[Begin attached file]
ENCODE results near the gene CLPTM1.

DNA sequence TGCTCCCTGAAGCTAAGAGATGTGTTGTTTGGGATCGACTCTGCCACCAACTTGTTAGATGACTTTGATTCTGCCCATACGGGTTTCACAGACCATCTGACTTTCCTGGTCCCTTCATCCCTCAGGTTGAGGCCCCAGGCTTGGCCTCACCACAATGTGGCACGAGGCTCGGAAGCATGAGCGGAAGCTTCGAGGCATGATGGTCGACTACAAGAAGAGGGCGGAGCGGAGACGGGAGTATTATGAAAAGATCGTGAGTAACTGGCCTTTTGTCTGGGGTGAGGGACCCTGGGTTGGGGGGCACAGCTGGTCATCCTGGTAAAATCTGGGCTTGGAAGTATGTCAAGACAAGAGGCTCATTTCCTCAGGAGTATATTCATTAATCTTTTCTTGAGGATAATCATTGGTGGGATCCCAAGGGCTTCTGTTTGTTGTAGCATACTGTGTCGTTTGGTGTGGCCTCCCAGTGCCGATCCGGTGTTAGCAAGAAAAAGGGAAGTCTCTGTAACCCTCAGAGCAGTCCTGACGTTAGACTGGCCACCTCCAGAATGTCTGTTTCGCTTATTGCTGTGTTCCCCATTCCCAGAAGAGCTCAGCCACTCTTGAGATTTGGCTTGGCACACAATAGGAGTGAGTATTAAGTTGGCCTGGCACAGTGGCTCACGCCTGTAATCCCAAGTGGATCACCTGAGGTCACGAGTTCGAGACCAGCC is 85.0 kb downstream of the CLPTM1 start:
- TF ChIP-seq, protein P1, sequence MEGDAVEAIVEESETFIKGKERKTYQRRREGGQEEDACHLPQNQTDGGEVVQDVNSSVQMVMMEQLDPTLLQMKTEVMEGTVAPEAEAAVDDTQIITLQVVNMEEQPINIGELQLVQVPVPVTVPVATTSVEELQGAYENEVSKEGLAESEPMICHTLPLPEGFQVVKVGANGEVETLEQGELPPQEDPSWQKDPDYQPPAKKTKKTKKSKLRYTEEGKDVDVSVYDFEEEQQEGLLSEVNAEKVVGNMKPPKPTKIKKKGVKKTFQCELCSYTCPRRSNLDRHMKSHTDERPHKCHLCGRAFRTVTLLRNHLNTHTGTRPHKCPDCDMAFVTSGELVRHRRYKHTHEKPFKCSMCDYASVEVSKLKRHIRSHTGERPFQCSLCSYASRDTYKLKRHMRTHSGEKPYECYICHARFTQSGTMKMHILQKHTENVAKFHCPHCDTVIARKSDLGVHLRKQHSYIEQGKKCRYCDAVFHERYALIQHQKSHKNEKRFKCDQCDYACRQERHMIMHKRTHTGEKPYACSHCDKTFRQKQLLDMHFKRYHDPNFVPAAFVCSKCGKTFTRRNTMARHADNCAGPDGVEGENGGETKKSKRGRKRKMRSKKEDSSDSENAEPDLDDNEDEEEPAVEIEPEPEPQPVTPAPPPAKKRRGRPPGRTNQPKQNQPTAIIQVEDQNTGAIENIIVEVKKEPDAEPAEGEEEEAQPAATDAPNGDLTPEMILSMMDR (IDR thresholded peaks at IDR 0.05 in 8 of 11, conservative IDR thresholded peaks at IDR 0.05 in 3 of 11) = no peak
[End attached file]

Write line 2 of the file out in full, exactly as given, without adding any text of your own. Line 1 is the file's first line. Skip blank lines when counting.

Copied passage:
DNA sequence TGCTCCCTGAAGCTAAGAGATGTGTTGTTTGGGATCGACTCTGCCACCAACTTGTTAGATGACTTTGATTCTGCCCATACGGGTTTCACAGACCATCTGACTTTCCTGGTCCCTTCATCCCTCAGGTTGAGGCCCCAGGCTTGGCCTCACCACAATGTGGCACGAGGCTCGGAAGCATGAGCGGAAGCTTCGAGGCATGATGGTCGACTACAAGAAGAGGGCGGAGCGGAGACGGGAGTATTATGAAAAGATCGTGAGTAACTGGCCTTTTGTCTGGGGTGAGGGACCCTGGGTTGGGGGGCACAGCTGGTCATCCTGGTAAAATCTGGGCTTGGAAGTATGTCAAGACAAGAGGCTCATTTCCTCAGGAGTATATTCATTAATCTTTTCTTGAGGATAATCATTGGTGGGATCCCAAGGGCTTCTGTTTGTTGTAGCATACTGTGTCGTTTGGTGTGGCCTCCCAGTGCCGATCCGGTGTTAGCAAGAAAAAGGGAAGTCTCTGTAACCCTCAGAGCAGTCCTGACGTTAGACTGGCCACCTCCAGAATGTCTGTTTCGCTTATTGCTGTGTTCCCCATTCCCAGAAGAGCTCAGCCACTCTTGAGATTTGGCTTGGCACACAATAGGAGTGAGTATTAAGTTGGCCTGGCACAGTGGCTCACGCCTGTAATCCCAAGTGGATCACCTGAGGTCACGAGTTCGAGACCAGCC is 85.0 kb downstream of the CLPTM1 start: